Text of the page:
Just as it is important to give our learners more agency in their learning, I believe that it’s crucial to create opportunities for them to teach us, the educators, and have spaces in which they can take over the programming, and lead sessions. There is no doubt that generationally, our students are far more comfortable in the virtual than we’re. Inviting them in as co-creators when it comes to logistics, content, and design, is not admitting our inadequacy – but modeling flexibility and willingness to learn. This year I finally picked up a bunch of lingo I only vaguely overheard in the past – that residue of text-emoji-abbreviated language, the kind of slang that each generation invents to circumvent the previous one.
Dynamics aside, the curriculum itself needs to be reevaluated yet again, with an eye towards texts that are open and complex enough to both address the current moment, but also carry the gravitas of the tradition, the grain of eternity within them. Our final seminar, titled “The Unknown,” set out to contextualize our current reality “using the rich Jewish tradition of facing ‘the Unknown,’ and reading works by those who’ve contemplated it, spoke back to it, dialogued, wrote, and rose in action as the result.” Reading together the iconic Talmudic story of Rabbi Shimon Bar Yochai’s cave, and thinking about the sages’ bodies, dug deep into the cave’s sand, with heads bobbing above and explicating the Torah, I couldn’t help but think of our own heads, looking at each other from our Zoom’s rectangles, and talking, talking, talking. And the cave itself, the heaven and the hell of it, powerfully reflected back on our own isolation.
I was also struck by how well Franz Kafka’s “Before the Law” resonated in our learning space. The deep yearning, folklore-like philosophy, and dark humor – these are my three favorite Jewish super-powers, ones that feel particularly poignant and important now. The story addresses failed expectations, impossibility of transcendence – as well as the all-consuming desire for it. And with that, it illuminated something for our group about ourselves, in this virtual moment. Whether the screen in front of us was the gateway itself, or the menacing guard, will remain a question.
This summer, we launched an inaugural series of art workshops that went along with the rest of the learning. If the virtual realm is indeed, as Casper wrote, a new category of human experience, one that still needs to be imagined and designed, then it requires art – the fundamental and ancient tool for creating meaningful human encounters, one that facilitates enduring closeness between students. It facilitates closeness because it allows participants to surprise themselves and others with unveilings of their inner life. It allows for thoughtful and playful critique of the systems that surround us – including the very social and educational structure the learners find themselves in. Art encourages irreverence and humor. While process-oriented, it also offers an opportunity to create artifacts: tangible objects, invested with a sacred intention, which feel particularly valuable when one’s whole experience is otherwise is so intangible. Besides, doing creative activities off-screen while also staying “on” together as group is a powerful alternative to the Rabbi Shimon’s “talking heads” paradigm. We offered poetry, art, music, and theater tracks, each one taught by a practicing contemporary Jewish artist – not merely an educator interested in art, or someone conversant with basic artistic technique. Our workshops did not require any prior abilities and instead, focused on the conceptual rather than-skill oriented engagement.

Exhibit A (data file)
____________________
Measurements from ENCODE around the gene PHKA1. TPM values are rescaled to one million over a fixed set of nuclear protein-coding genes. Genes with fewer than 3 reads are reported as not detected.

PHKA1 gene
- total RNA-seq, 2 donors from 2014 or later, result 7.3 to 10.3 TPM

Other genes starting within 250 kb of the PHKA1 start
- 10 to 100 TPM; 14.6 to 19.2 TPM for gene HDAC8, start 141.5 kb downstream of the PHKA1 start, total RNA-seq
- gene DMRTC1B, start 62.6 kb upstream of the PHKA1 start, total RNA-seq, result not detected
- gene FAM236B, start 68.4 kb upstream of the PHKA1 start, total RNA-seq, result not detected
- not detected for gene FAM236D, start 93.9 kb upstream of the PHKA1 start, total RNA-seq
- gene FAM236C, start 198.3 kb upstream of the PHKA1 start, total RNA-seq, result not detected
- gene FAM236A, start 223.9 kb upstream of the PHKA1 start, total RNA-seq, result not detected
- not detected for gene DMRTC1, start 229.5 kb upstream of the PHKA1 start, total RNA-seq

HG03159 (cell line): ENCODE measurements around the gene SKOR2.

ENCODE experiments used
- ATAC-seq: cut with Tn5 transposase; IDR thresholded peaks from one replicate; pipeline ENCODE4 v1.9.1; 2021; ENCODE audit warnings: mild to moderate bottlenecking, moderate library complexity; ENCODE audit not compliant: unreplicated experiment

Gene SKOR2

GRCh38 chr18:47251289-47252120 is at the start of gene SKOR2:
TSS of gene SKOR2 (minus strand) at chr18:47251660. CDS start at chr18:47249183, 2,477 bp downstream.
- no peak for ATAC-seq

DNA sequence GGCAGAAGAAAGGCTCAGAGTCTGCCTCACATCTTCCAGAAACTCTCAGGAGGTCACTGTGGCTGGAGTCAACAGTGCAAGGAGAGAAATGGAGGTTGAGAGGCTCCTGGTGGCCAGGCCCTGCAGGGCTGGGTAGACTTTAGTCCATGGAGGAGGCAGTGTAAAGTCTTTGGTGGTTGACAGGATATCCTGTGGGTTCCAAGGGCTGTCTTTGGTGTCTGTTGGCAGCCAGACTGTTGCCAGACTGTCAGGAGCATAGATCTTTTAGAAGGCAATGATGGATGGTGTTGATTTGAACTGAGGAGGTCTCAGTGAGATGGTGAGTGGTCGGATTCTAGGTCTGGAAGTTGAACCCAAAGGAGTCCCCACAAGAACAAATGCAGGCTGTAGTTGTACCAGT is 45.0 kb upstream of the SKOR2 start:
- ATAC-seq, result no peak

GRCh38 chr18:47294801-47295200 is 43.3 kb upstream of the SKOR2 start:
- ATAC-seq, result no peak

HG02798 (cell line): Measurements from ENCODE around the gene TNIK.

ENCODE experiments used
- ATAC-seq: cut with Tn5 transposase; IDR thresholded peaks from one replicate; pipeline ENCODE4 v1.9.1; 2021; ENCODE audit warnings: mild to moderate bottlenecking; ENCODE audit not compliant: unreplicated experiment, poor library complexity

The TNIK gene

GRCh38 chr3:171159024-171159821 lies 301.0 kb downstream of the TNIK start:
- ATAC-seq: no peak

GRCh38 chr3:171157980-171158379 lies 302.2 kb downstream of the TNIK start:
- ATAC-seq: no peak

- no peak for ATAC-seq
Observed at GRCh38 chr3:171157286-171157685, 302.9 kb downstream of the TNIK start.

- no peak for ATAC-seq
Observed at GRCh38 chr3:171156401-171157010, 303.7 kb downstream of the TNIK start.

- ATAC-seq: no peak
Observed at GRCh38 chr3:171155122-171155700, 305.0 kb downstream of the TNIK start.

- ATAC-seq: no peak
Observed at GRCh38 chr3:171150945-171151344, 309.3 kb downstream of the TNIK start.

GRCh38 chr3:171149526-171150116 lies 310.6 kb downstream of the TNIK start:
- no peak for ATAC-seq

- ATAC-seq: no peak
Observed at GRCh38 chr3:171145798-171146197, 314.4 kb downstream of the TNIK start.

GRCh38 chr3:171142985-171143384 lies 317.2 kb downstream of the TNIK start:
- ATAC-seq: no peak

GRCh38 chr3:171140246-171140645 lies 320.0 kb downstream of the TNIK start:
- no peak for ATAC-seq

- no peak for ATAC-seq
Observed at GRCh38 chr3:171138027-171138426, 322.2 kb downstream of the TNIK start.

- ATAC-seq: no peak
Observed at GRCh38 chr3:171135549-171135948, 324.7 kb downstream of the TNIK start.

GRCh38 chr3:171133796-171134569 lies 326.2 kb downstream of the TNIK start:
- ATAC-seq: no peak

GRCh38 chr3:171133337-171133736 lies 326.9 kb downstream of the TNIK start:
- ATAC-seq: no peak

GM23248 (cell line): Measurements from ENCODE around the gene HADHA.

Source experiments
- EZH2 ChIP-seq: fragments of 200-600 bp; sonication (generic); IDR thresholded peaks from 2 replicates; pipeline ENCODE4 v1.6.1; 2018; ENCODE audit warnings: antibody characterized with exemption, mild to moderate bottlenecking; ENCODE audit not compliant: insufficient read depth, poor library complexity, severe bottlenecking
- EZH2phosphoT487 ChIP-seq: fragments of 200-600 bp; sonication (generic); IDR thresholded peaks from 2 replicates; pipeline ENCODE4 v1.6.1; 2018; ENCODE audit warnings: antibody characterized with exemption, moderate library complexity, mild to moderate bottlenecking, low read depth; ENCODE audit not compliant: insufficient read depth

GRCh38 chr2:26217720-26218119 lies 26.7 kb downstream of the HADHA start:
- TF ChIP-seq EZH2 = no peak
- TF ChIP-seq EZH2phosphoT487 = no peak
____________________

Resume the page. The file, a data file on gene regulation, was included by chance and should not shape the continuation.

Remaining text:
More than ever, mindfulness did not feel like a nicety but an absolute necessity. Earlier in the year, I’ve written for eJP about a few of the techniques we’ve used in the virtual before, and we added occasional guided meditation exercises to those. Simply put, mindfulness rituals can help to both uphold the learning as a sacred time, and can also help retain the much-needed focus for the sessions ahead.
Admittedly, it was often tempting to compare our virtual experience to the in-person learning. And, it often felt like a continual series of compromises, and indeed, it was. At the end of a powerful day, when the learning felt so excellent that the logistics and specifics became unnoticeable, I found myself thinking: “This feels almost real.” And yet – if it is happening to us, is it any less real, less in-person? Walter Benjamin wrote: “A real translation is transparent; it does not cover the original, does not block its light, but allows the pure language, as though reinforced by its own medium, to shine upon the original all the more fully.” The task is not to “translate” our education into the virtual, but to create new and altered opportunities to access the quintessentially human, private and shared moments, when we forget the logistics, and instead experience an illuminating connection that stops the time and transcends it, and forges a bond between learners. A connection that endures, whether the wi-fi is on or not.
Jake Marmer is the Educator and Programming Director of the Bronfman Fellowship. He is also a contributing editor for Tablet Magazine, and the author of three poetry collections: Cosmic Diaspora (2020), The Neighbor Out of Sound (2018) and Jazz Talmud (2012).